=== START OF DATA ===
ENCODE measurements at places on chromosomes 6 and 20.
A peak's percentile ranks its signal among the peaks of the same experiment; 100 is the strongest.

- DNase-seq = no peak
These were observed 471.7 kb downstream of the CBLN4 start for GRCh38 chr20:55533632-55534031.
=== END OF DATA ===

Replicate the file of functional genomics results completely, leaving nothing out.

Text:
ENCODE measurements at places on chromosomes 6 and 20.
A peak's percentile ranks its signal among the peaks of the same experiment; 100 is the strongest.

- DNase-seq = no peak
These were observed 471.7 kb downstream of the CBLN4 start for GRCh38 chr20:55533632-55534031.